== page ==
If you’d like your dollars to help someone else AND are interested in encouraging unity among the cousins, you might be interested in buying everyone something from Give or Toms shoes (they even have things for guys). If neither of those sites is a good fit for you and your extended family, you might appreciate this Ethical Shopping Guide that Tsh at The Art of Simple put together. Make a statement, raise awareness and love on the kids all at once!

5. Classes, equipment or supplies for a special passion, activity or interest.

Art classes, dance classes or lessons for sports can sometimes be cost-prohibitive for families. Even if the activity, itself isn’t, the equipment can be.

I give my mom credit for buying Hannah her first digital camera when she was 10 or 11. I thought it was too generous, (and redundant) since Hannah was free to use my digital point-and-shoot anytime. Once she had her own camera, though, she developed a passion for photography that I’m sure will be with her forever.

When Luke started catching for his baseball team, my mom was happy to buy him a catcher’s mitt for his birthday. Again, it’s something I couldn’t justify spending money on since we had other expenses (uniform and shoes plus a bat for his birthday) and the team had a mitt that he could use. He was so thrilled with it and was proud that everyone wanted to use it when they were behind the plate. He used that mitt for 4 seasons so he certainly got his use out of it.

I think all of the gifts listed above are as much for the parents as they are for the kids and if you truly enjoy giving gifts to the grandchildren, I hope this gives you some ideas.

6. BONUS!!

I know the article suggests 5 great gifts. Maybe the greatest gift of all for the parents, the grandchildren and yes, even the grandparents……





If you have other gift ideas from grandparents, I’d love to hear about them.


Disclosure: This post contains affiliate links. If you make a purchase through one of the links, I’ll make a small commission at no additional cost to you. Thanks.

Happy Spaghetti Wednesday!

spaghetti dinner night before Thansgiviing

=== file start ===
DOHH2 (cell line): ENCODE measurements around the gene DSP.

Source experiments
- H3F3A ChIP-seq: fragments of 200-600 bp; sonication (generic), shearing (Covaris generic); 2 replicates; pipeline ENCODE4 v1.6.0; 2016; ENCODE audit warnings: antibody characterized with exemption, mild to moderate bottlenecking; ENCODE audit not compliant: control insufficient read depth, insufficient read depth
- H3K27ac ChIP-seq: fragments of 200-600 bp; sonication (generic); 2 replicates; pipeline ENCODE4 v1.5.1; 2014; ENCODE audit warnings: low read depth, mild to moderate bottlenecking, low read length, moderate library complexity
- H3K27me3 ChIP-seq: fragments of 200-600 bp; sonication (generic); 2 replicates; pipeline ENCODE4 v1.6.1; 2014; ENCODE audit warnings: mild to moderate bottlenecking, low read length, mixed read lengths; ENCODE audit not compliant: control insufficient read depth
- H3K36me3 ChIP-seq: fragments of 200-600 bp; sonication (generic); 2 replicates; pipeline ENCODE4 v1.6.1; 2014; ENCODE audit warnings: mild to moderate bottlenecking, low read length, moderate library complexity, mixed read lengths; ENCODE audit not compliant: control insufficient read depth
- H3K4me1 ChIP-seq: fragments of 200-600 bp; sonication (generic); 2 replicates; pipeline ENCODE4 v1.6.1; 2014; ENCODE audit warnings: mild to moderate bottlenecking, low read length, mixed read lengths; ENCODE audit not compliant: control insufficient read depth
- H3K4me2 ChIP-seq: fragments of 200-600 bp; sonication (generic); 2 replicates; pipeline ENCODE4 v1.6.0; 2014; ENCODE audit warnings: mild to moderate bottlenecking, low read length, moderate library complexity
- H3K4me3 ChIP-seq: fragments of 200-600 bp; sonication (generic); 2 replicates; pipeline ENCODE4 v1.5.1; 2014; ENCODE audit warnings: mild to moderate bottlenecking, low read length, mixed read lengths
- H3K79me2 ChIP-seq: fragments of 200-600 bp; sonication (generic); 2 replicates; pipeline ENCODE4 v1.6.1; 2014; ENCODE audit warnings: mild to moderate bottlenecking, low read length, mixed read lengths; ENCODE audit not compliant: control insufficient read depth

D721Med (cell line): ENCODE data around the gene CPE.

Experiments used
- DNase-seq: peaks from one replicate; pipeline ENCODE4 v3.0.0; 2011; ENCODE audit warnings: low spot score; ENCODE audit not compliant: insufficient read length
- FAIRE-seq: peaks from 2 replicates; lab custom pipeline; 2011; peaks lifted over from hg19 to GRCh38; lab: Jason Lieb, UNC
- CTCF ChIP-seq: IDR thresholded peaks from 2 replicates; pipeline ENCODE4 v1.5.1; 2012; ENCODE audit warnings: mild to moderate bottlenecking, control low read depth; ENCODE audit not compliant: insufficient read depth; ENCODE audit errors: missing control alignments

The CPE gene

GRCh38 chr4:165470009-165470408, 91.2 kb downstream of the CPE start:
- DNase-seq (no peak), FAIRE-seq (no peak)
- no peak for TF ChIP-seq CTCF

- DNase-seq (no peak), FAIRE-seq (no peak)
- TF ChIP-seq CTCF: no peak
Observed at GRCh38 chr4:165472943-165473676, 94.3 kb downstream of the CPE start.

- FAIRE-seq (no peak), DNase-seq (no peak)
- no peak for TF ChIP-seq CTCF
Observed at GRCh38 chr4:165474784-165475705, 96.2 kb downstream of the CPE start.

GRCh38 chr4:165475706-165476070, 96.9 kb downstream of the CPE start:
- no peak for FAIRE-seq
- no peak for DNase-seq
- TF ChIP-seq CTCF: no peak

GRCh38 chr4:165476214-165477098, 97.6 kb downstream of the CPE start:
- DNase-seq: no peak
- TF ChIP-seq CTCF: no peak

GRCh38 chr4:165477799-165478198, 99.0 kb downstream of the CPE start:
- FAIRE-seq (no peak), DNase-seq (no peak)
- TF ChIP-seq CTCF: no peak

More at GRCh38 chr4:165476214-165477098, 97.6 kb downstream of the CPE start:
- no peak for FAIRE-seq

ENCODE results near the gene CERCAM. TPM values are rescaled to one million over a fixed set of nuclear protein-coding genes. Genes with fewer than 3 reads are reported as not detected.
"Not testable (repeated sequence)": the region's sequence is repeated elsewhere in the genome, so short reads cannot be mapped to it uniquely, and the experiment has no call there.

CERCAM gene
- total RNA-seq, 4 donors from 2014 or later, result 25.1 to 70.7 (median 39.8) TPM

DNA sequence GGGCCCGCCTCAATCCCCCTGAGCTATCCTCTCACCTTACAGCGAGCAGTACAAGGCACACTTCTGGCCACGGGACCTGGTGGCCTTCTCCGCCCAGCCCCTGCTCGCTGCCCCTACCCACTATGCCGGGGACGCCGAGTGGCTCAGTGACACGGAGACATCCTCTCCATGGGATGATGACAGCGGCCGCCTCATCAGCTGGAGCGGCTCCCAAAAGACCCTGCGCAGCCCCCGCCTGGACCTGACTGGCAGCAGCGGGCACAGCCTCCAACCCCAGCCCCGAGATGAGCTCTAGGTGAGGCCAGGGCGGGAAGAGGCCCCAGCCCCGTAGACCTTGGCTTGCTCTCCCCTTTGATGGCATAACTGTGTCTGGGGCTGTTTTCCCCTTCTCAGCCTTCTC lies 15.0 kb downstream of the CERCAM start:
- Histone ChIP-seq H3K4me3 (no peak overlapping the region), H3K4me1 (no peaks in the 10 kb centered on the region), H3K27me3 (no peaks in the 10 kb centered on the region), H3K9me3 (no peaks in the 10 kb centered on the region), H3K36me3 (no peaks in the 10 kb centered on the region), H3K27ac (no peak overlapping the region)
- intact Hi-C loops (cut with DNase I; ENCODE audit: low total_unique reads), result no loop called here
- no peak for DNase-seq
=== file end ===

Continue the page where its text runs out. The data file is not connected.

KIds Eat First

I posted last year about my family’s Thanksgiving tradition that we call Spaghetti Wednesday. I thought I’d take some time to explain what it is, how it started and why it’s been such a great tradition for all of us that we all love.

When Mark and I bought this house more than 18 years ago, we were both working and not unlike many new couples, spent most of our holidays running around. It wasn’t only his family and my family, it was his family, then my dad, then on to my aunt’s house where my brothers and I always ended up to relax and laugh with our closest cousins. Since my mom would usually be there, that’s where I typically saw her.

The first year in our new house, I thought it might be nice to have my side of the family over the night before Thanksgiving so Mark and I  had less running around to do on the actual holiday. Seeing my family the night before Thanksgiving would eliminate the running on Thanksgiving day. My side of the family wasn’t really adamant about anything, though they wanted to see us and we wanted to spend time with them. If everyone came to my house the night before Thanksgiving, I could see my brothers, mom, dad and stepmom the night before Thanksgiving, have dinner with Mark’s family on Thanksgiving day then head down to my aunt’s after dinner to hang out with the cousins.

My family's night-before-Thanksgiving tradition

Hanging out and visiting

My side of the family was all for it. Since most of my brothers were still single their only plans were meeting friends out for the biggest bar night of the year but dinner didn’t interfere with that.

I debated for weeks about what to serve and decided that spaghetti and meatballs was easy and everyone could easily contribute a component of the meal…salad, bread, appetizer and dessert. The spaghetti and meatballs part is so easy to make ahead.

As we’ve added spouses and children to the mix, we’ve grown beyond the dining room table and serve the dinner buffet style now.

Those cousins that we grew up with have been joining us for dessert for the past 5-10 years because it’s just easier for their families, too.

My mom now lives a few houses away, so she hosts dessert which gives me and Mark a chance to clean up, visit with everyone as guests and go home when we’re tired.

It’s been great for all of the brothers and their spouses who appreciate spending time together and being able to spend Thanksgiving with one family. It just makes the day easier for everyone.

I tell everyone about this tradition and so far, it hasn’t taken hold. One day it will and I hope to get the credit. You can thank me later.

So, Happy Spaghetti Wednesday everyone! Be safe!